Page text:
NamibRand, one of Southern Africa’s largest private nature reserves, originated as a dream of extending the desert frontiers through the integration of a large number of former sheep farms. The aim was to develop a sanctuary free of fences, so that the wildlife could once again roam their habitat unhindered.
Four distinct habitats are found on the Reserve: dunes and sandy plains, inselbergs and mountains, gravel plains, and sand and gravel plains interface. The predominant large mammals on the Reserve are Oryx gazelle (gemsbok or oryx) and Antidorcas marsupialis (springbok). The latest game census indicated that there were 3,200 oryx and 12,400 springbok on the Reserve. Other large mammals include kudu, Hartman's and Burchell's zebra, giraffe, klipspringer, steenbok, hartebeest and baboon. Predators include leopard, spotted and brown hyena, black-backed jackal, aardwolf, bat-eared fox, Cape fox, African wildcat, caracal and genet. To date more than 150 bird species have been identified, while work is still in progress on the inventory of rodents, reptiles, amphibians, invertebrates and plants.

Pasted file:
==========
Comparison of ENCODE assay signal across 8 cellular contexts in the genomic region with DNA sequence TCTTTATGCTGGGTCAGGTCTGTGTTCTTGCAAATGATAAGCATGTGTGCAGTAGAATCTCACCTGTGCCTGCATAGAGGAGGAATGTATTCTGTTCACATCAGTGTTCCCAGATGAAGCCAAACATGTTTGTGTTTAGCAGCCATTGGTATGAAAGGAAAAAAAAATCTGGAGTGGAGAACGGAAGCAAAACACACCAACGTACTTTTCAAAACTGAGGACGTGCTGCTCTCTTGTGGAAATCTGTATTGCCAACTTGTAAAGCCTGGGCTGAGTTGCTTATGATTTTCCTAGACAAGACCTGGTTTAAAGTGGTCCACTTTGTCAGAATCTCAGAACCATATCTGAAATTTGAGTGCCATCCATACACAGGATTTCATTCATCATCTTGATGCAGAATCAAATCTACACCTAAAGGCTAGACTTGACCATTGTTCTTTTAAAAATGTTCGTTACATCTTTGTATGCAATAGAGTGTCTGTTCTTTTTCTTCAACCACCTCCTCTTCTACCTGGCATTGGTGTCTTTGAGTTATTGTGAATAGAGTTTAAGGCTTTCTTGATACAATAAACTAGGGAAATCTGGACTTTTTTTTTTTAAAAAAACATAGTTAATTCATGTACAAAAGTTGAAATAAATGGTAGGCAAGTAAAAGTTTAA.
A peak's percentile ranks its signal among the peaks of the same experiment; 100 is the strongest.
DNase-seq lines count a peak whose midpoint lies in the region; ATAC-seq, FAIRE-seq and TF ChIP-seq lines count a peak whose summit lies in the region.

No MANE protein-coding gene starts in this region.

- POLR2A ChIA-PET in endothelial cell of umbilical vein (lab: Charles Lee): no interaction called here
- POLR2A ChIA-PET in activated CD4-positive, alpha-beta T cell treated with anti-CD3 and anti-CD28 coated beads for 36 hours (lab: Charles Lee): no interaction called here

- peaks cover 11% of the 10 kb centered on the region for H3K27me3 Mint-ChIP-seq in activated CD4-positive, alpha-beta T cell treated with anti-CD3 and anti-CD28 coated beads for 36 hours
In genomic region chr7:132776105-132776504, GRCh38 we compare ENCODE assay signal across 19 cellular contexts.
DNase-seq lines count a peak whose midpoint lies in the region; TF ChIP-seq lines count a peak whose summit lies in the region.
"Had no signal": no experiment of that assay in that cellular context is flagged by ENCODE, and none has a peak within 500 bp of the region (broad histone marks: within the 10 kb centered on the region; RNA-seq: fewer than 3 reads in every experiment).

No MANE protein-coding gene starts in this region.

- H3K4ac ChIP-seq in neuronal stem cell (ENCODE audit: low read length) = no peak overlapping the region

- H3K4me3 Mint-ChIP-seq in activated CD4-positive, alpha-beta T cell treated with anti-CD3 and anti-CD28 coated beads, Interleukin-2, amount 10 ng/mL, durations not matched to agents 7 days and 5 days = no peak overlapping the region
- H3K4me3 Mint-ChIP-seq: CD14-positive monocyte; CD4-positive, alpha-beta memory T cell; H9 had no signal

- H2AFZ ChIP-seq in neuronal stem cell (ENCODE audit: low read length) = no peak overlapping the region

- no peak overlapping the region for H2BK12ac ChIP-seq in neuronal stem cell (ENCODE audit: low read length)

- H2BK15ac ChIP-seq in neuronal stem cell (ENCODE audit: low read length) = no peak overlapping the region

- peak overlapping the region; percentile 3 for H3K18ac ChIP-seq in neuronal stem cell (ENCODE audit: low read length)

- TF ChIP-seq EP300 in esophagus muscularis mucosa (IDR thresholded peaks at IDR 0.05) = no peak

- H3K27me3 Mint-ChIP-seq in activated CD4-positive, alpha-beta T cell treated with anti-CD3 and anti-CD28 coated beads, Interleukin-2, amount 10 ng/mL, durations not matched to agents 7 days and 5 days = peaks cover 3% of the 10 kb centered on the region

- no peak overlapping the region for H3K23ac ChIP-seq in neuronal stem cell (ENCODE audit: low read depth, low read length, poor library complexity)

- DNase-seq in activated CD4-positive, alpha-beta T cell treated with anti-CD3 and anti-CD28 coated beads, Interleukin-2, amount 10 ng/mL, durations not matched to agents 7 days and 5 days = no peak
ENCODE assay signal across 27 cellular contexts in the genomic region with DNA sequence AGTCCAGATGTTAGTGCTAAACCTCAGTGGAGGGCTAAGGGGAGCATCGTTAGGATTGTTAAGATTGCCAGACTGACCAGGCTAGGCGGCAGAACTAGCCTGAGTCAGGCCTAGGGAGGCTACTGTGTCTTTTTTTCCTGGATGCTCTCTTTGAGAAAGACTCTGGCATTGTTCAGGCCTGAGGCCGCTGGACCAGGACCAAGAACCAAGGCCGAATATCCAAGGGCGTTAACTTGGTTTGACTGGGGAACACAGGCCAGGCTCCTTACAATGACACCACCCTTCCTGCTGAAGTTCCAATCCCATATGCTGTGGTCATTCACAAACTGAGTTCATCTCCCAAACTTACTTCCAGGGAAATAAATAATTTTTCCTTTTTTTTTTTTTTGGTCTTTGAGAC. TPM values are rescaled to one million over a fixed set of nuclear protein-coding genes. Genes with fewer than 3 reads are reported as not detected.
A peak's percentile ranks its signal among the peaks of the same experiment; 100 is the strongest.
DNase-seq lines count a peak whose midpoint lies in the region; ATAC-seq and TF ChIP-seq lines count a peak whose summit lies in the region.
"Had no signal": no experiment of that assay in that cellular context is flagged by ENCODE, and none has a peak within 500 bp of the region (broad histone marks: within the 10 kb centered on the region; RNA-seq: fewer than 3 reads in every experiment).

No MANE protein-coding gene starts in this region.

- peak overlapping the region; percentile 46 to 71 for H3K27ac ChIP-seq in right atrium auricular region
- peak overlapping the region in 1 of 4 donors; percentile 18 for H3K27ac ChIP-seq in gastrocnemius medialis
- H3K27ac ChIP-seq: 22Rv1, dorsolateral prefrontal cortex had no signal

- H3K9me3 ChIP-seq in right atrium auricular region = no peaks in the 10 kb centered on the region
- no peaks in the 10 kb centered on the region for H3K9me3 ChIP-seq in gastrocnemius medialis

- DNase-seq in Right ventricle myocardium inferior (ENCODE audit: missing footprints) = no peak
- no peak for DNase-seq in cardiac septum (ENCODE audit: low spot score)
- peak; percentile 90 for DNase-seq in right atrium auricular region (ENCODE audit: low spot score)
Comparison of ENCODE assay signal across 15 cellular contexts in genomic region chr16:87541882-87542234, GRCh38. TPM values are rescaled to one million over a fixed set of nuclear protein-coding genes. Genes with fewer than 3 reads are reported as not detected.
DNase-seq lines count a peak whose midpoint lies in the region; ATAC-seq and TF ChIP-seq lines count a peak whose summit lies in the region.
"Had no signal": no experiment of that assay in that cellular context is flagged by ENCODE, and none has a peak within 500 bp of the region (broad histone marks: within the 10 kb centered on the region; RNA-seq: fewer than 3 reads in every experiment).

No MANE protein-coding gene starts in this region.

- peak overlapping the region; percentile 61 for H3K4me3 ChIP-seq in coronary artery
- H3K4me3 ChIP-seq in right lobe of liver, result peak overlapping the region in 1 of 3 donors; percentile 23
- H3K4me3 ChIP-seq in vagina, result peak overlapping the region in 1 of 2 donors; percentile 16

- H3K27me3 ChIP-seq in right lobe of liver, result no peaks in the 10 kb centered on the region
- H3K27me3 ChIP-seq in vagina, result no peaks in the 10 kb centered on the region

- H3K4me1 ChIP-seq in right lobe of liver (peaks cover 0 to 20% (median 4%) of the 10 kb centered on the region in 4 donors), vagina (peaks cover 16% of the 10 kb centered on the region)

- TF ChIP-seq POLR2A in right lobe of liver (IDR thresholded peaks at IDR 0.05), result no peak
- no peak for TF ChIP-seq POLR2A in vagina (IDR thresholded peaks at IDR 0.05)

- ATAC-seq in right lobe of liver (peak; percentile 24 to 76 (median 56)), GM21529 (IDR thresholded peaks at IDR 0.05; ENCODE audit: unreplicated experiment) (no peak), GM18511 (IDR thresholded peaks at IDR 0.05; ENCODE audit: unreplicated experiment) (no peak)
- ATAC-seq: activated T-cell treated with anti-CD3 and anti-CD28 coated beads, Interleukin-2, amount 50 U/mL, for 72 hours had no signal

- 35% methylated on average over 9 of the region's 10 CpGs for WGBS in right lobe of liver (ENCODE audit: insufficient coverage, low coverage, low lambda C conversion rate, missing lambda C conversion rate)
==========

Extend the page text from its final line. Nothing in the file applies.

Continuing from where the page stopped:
Innovative approaches to resource management help ensure that this critical area bordering on the Namib-Naukluft National Park is effectively conserved. The Reserve maintains a conservation policy of minimal interference with constant monitoring, implemented through an environmental management plan. A new monitoring system has been introduced which includes population census methods. The Reserve is a member and contributor to the Southern African Avi-Faunal Atlas and the Large Carnivore Atlas of Namibia. Local outreach efforts focus mainly on predator-livestock management on neighboring properties.
NamibRand Nature Reserve supports the sustainable utilization of its resources through the following activities: